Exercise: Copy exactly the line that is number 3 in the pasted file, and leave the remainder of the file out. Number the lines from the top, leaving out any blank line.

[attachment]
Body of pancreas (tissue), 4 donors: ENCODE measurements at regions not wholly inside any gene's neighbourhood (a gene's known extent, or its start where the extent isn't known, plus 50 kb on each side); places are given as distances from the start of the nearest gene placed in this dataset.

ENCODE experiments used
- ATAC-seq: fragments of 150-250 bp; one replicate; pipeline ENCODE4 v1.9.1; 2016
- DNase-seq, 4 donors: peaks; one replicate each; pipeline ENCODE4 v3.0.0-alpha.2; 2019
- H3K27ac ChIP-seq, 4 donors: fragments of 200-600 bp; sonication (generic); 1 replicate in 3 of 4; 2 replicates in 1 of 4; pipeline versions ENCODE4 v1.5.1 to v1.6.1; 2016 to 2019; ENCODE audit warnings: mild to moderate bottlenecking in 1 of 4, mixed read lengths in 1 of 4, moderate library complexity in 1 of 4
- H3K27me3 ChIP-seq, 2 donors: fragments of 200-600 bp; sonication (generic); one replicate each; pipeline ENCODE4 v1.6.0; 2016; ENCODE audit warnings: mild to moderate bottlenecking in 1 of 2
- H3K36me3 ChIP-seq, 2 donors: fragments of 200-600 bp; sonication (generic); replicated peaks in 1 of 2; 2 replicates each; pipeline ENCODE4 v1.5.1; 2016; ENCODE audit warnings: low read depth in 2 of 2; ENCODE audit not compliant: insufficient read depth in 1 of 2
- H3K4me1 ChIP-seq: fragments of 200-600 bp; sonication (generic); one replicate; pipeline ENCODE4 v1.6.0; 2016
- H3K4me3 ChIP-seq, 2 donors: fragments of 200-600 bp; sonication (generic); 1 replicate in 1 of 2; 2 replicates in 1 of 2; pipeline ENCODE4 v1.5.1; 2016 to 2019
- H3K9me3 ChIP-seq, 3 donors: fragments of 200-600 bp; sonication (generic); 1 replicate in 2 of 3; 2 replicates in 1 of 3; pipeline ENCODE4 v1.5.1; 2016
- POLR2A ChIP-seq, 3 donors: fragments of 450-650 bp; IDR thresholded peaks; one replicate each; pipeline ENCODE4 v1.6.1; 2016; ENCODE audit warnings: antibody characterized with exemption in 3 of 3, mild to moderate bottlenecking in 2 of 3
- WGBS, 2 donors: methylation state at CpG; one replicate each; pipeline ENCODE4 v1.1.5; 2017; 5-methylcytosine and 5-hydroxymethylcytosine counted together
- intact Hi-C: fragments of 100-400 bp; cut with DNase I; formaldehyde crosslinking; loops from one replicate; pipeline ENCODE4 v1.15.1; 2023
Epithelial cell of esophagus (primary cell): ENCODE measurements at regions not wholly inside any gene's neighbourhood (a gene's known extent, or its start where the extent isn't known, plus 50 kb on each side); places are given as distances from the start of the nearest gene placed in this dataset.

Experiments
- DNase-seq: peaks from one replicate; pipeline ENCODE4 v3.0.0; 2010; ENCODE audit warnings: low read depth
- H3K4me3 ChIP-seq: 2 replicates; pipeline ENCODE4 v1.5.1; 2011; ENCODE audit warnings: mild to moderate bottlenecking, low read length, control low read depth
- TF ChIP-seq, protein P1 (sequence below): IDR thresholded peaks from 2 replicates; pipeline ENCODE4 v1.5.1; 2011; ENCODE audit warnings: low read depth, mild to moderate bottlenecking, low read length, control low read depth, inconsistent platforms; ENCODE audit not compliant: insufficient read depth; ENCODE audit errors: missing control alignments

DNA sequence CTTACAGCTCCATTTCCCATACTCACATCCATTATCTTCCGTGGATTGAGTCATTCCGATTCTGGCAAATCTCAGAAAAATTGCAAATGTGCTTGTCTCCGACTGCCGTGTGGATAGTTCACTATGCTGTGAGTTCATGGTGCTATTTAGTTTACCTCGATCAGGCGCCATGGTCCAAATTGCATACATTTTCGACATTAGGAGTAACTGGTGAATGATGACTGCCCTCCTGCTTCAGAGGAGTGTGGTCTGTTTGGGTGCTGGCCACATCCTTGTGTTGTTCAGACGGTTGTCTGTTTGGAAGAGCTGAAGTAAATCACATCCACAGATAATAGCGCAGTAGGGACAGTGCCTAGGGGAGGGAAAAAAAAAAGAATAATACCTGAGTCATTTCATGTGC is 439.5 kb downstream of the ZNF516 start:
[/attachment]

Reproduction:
- ATAC-seq: fragments of 150-250 bp; one replicate; pipeline ENCODE4 v1.9.1; 2016